Boycotts and Moral Convictions—A Dangerous Double Standard
by

At the most basic level, commerce is simply a matter of exchange between two parties, both of whom consider the exchange beneficial. It should be uncontroversial to observe that this perceived benefit is often not merely material or financial.

Human beings are not simply material utility-maximizers. We are moral beings with higher-order duties, responsibilities, and commitments in addition to our material needs and concerns.

People spend more for “Fair Trade” products not because they are necessarily better quality but because they believe it reflects their character and does not implicate them in immoral business practices.

Business owners often pay employees more than the market demands out of loyalty and personal concern.

Some people eat at Chick-fil-A because of their Christian principles. Others don’t for similar reasons.

Milton Friedman’s protests notwithstanding, corporations often tout their social responsibility bona fides because they think (often with good reason) that this will help them compete in the marketplace. Even Walmart emphasizes “Community Giving” on its corporate website.

Recently we’ve seen many prominent persons and institutions make public commercial decisions as a result of moral commitments.

Both the ACC and the NCAA chose to pull scheduled events from the state of North Carolina in the wake of the now infamous H.B. 2. And Bruce Springsteen chose to cancel a concert in protest of this same bill.

Many musicians refuse to perform in Israel because of what they deem unjust treatment of Palestinians. In years past the same sort of performance boycotts were levied against South Africa. Indeed, Jesse Jackson’s Rainbow Coalition is famous for threatening boycotts to achieve its racial justice ends.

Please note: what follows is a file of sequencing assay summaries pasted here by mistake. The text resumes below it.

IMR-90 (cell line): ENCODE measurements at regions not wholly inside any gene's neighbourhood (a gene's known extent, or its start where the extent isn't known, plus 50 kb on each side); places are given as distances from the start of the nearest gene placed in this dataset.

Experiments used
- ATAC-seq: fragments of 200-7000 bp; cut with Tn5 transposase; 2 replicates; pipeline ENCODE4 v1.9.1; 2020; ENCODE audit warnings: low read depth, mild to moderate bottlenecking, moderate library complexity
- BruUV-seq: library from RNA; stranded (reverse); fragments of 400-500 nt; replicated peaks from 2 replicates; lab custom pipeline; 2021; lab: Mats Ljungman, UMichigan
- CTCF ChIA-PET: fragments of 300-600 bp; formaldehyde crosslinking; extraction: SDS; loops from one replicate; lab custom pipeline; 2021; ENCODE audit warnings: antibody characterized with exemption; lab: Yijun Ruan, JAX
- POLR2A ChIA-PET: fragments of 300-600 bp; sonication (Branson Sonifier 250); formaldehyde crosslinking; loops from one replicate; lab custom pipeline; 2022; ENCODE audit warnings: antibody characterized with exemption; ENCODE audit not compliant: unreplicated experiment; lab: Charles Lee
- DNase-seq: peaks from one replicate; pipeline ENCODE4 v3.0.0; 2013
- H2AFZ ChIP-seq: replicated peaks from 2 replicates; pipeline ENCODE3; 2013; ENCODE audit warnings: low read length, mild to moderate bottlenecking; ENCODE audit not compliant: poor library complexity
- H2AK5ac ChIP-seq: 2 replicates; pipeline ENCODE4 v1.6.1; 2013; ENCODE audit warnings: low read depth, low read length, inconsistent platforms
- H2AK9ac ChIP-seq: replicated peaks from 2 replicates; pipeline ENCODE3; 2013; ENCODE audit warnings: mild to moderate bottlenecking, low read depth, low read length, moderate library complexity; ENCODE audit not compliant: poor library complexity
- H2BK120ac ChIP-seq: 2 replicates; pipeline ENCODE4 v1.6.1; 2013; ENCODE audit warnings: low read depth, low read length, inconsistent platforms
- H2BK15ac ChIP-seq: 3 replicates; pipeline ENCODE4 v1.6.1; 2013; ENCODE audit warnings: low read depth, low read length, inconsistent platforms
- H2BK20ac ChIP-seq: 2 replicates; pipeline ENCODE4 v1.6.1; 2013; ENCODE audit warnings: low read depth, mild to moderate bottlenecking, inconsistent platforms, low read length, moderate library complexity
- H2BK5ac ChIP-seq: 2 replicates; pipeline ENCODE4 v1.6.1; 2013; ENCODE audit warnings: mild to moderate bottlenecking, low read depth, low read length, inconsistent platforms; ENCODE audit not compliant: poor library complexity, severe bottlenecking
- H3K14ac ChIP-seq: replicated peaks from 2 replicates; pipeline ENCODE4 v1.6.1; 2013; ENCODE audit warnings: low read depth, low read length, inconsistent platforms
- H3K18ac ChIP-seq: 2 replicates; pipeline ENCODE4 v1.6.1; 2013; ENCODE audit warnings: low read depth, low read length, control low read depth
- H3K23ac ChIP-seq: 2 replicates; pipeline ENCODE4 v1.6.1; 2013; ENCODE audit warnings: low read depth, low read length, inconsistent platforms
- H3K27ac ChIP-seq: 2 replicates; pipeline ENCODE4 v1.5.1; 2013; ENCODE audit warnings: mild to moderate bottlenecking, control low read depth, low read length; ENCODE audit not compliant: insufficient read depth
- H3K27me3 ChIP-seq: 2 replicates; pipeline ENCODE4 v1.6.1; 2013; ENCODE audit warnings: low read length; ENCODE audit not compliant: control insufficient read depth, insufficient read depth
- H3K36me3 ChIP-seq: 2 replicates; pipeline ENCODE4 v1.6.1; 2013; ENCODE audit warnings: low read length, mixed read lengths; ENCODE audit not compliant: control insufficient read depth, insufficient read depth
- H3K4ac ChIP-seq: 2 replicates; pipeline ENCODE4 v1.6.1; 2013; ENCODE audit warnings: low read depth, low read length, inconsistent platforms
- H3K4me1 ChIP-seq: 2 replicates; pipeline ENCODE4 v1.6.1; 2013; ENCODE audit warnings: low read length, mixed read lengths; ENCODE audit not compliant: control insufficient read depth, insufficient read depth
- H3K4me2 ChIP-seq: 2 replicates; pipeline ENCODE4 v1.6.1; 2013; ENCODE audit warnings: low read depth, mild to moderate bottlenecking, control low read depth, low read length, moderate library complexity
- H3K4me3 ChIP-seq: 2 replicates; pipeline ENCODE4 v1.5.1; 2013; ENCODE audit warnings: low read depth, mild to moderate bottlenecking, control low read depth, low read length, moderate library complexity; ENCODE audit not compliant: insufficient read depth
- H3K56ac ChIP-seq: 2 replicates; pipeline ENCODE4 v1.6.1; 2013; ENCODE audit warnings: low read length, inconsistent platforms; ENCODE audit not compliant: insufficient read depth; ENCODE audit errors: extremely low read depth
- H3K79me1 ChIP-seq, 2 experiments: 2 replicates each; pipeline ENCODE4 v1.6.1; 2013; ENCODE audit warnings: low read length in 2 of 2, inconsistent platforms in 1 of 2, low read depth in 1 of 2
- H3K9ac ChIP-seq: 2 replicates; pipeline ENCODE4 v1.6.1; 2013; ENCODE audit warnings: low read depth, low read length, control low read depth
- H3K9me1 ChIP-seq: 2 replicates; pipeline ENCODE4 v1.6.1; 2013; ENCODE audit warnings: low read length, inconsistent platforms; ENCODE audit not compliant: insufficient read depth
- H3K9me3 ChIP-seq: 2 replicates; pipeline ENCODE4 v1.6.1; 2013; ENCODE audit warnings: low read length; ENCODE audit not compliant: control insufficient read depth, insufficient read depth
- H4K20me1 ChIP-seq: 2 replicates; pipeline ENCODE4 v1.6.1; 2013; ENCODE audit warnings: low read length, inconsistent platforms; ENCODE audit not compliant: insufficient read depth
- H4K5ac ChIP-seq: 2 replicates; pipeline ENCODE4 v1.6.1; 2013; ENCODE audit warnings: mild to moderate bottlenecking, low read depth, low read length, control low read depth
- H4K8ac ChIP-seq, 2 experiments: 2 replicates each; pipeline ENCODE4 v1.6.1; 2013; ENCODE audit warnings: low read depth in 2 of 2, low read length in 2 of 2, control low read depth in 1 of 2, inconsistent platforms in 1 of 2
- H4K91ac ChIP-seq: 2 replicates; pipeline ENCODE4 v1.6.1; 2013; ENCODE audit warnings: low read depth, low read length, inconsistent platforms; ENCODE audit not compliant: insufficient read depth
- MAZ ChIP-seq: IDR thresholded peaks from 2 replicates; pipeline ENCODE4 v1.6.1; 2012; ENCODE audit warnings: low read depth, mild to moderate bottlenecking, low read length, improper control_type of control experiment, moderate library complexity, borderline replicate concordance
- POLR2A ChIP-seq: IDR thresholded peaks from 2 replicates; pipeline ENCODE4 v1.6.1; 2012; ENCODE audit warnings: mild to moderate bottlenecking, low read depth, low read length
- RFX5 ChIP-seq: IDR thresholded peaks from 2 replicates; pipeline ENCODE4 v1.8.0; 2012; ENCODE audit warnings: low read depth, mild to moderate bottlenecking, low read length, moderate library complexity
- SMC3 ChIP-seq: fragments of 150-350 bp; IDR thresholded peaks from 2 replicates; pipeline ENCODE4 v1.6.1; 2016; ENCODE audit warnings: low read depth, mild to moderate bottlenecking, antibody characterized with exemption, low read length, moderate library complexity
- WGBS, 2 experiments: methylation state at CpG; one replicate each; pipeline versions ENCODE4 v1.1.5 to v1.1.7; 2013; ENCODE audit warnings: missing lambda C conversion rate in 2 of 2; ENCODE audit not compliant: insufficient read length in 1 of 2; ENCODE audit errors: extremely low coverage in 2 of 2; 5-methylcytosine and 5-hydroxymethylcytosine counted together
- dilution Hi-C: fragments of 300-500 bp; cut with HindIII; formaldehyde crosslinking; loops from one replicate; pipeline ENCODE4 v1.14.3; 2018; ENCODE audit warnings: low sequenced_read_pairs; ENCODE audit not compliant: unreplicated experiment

In each of these cases these decisions have elicited praise and endorsement as well as criticism and counter-protests and boycotts. But no serious commentators or politicians have sought to make such decisions in the service of moral principle illegal. No one has suggested putting Mark Emmert, the President of the NCAA, in prison. Nor does Bruce Springsteen face fines for his stance.

It is important to note that these decisions do cause real financial harm. In fact, they are intended to do so. This is the whole point of boycotts. Despite the harm these decisions do to sports venues, local businesses, state tax coffers and consumers, no one suggests making these decisions illegal.

That such decisions cause financial harm to other parties is not seen as a compelling reason for state action.

And yet, as we see in the cases of bakers, florists, and caterers around the country, some decisions not to engage in commerce are considered beyond the pale and subject to legal sanction. Entrepreneurs who, as matters of religious conviction, have declined to offer their services in the celebration of same-sex unions have been fined and sued by state governments.

Significantly, this is not because these bakers, florists, and caterers are causing financial harm. In contrast, in the cases of the NCAA, the ACC and Bruce Springsteen, the financial harm to North Carolinians is substantial. Moreover, there aren’t substitutes available to North Carolinians who had hoped to attend the ACC Tournament or see the Boss in person.

Significantly, none of the small businesses that have been sued have had a local monopoly; none were unique. There were readily available substitutes in each case. The harm, if any, to those seeking their services is that of inconvenience.

It follows that these legal sanctions can only be explained as, in the best case, irrational excess or, worse, expressions of bias or animus against certain religious beliefs on the part of the state. It should be easy for partisans of all stripes — believers as well as non-believers — to stand against this. If the state can sanction business decisions despite the absence of compelling legal or economic reasons for such sanction, then everyone runs the risk of eventual persecution for acting on conviction.

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